I got thinking about size classes in iOS 8 after the Apple Watch announcement. As of right now, there are two size classes in each dimension: “regular” and “compact.” Broadly speaking, the compact size class desribes the iPhone, and the regular size class describes the iPad. Yes, I know that there’s not a strict mapping between size class and device, but there’s enough of a connection that we can mostly use size classes as a proxy for devices. (The iPhone 6 Plus muddies the waters here a bit.)
When they were announced at WWDC, I was surprised the classes weren’t “regular” and “large” – regular for the iPhone and large for the iPad. That’s even more true with the introdution of the Apple Watch. It’s easy to imagine creating a size class matrix like this:
But instead, I think the Apple Watch implies something like this:
There’s two things to consider here:
- Does the Apple Watch really fit into a size class smaller than “compact,” and/or does it use size classes at all?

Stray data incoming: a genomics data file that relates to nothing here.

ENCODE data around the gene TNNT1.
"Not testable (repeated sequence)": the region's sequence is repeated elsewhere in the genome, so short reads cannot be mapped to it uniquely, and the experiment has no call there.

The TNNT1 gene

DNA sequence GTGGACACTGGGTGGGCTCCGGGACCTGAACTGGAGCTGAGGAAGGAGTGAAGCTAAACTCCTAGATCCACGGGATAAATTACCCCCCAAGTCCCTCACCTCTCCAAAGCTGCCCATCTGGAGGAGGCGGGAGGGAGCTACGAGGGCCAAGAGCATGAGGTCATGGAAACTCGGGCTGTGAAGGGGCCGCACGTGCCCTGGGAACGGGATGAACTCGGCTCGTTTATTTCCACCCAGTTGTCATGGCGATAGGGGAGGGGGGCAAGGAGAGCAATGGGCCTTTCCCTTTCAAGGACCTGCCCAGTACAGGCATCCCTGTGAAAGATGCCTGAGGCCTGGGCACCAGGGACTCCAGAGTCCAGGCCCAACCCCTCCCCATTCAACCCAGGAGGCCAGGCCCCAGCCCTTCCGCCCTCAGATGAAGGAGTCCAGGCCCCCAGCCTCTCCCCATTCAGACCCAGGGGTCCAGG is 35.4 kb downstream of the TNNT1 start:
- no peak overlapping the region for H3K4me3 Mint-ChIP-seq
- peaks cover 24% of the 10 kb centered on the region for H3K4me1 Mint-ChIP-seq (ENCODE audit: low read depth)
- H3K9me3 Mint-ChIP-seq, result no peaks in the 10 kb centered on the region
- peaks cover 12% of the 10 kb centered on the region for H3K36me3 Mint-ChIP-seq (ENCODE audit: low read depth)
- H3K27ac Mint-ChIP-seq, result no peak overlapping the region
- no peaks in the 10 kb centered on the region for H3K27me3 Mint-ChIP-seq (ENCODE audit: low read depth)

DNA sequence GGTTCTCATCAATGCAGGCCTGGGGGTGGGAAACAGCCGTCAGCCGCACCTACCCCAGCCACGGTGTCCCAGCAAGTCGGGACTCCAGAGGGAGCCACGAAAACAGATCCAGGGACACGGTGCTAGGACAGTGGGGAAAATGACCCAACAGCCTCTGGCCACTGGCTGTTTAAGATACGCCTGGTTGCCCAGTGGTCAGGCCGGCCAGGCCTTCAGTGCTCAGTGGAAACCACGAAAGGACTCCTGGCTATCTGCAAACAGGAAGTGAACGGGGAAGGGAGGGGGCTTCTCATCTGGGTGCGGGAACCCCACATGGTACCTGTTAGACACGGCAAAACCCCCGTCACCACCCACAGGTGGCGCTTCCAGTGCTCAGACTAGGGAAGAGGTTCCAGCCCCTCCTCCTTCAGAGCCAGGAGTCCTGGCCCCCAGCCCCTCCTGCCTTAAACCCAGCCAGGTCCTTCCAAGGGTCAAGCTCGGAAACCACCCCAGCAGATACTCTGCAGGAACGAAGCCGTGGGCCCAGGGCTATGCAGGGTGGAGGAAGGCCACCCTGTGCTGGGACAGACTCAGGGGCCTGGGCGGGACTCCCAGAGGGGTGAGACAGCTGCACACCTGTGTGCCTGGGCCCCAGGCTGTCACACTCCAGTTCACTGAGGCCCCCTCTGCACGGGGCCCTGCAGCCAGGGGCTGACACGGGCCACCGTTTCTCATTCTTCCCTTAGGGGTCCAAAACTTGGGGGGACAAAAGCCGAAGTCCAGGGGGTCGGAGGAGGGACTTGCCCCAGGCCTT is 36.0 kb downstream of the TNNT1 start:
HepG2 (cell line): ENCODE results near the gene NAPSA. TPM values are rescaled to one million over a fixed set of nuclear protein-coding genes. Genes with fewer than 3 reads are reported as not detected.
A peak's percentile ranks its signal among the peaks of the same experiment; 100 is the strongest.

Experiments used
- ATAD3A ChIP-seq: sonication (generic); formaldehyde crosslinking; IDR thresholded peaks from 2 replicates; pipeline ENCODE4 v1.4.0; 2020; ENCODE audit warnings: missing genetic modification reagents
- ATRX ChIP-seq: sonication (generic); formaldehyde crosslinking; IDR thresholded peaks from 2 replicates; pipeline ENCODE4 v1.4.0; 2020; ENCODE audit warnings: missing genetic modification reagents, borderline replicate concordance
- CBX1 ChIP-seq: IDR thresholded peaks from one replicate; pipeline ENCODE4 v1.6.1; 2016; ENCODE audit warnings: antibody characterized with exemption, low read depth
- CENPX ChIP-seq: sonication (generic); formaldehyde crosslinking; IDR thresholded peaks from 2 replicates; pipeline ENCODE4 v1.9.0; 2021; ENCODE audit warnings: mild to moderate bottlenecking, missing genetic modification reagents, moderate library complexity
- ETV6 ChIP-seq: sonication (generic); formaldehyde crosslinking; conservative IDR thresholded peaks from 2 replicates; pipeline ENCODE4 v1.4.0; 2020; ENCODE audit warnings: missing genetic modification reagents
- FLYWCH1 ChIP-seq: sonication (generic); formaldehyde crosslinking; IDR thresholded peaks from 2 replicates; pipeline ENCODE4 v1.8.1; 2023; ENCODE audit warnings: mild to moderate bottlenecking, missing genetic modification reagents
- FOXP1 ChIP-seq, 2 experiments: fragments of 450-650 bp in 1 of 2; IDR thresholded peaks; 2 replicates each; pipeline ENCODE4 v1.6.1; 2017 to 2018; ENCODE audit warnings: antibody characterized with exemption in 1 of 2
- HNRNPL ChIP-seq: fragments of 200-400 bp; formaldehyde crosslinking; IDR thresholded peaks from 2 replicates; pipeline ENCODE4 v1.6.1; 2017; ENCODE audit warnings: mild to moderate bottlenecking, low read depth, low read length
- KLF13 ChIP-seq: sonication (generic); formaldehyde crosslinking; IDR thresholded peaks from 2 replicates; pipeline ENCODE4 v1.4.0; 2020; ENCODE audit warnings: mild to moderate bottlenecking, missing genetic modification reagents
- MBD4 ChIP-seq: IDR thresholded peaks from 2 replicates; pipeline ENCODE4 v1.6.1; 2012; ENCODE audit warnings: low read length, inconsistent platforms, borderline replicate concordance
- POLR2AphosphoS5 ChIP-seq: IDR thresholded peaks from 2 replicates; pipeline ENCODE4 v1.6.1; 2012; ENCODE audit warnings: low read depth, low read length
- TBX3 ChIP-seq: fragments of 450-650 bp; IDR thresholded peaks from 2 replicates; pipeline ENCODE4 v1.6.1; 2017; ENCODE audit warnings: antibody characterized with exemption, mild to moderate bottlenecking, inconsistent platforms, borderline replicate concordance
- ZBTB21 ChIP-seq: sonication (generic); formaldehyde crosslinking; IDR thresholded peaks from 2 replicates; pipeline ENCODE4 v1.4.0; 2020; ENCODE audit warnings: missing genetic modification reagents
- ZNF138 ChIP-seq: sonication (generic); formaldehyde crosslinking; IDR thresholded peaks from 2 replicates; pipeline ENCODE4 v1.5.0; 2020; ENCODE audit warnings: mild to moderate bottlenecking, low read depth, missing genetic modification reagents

- Does the use of “regular” as the biggest current size class imply the existence of a “large” class in the future?
Where does the Apple Watch fit?
Apple hasn’t released nearly enough technical information about the Apple Watch to talk about this with much certainty. Paul Sprangers made some educated guesses that the Apple Watch screen is roughly 280 x 350px, which would seem to place it in a size class smaller than “compact.” Maybe this implies a new size class. (“Micro?”)
It could be that the Apple Watch exists outside the size class system entirely. Apple’s web site makes reference to something called the “Watch OS.” We don’t know much more about it than that, but even if it’s distinct from iOS, it’s likely to be strongly related. The odds are high that it’s using size classes under the hood somewhere, even if it’s not exposed to developers by name. After all, why create a system for flexibly adapting to different screen sizes if you’re not going to use it on a new, differently-sized screen?
Either way, we’ll know a lot more about this once we get a look at WatchKit.
Both the iPad Air and the iPad mini have a “regular” size class in both dimensions, which implies that Apple is at least leaving room for something larger than the iPad. The likeliest explanation is that they’re keeping their options open for shipping larger devices in the future. Maybe a larger “iPad Pro”? Or perhaps an Apple TV SDK, in which the TV has a “large” size class. Time will tell.